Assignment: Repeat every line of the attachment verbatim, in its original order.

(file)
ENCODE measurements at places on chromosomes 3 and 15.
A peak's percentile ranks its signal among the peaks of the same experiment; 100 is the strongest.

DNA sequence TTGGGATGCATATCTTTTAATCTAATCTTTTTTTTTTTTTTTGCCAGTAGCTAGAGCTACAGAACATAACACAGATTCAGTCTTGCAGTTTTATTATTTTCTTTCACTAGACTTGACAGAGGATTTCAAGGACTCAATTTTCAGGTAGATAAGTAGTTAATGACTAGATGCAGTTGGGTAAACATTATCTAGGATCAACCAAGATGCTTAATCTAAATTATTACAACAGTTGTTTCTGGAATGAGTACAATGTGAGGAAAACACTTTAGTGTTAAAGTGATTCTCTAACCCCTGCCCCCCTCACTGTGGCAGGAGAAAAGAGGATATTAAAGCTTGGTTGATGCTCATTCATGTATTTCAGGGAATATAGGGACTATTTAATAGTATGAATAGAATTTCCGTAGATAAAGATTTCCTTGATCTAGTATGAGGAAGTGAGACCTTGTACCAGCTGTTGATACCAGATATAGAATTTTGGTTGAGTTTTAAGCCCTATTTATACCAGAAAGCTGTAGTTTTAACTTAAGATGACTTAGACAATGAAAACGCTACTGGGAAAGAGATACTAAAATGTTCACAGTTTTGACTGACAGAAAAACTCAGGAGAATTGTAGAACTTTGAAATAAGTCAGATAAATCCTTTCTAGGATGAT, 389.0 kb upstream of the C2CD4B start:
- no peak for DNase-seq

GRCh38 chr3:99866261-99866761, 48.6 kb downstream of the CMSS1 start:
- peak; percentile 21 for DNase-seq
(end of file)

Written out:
ENCODE measurements at places on chromosomes 3 and 15.
A peak's percentile ranks its signal among the peaks of the same experiment; 100 is the strongest.

DNA sequence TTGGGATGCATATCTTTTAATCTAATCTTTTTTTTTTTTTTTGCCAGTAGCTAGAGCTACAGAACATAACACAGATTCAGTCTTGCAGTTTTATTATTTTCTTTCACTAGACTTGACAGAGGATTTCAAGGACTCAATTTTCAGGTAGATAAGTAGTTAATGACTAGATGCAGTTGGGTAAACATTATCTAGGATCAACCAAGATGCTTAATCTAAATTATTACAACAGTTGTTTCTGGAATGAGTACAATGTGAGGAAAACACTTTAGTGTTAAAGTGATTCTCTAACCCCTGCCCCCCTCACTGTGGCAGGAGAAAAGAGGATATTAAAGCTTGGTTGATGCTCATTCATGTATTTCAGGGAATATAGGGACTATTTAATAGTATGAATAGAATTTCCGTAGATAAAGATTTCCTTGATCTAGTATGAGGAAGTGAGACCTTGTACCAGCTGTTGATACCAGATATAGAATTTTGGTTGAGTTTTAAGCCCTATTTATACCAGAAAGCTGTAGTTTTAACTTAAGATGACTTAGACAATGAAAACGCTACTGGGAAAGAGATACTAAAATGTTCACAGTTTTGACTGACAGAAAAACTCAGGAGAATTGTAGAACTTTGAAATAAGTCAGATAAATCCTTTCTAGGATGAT, 389.0 kb upstream of the C2CD4B start:
- no peak for DNase-seq

GRCh38 chr3:99866261-99866761, 48.6 kb downstream of the CMSS1 start:
- peak; percentile 21 for DNase-seq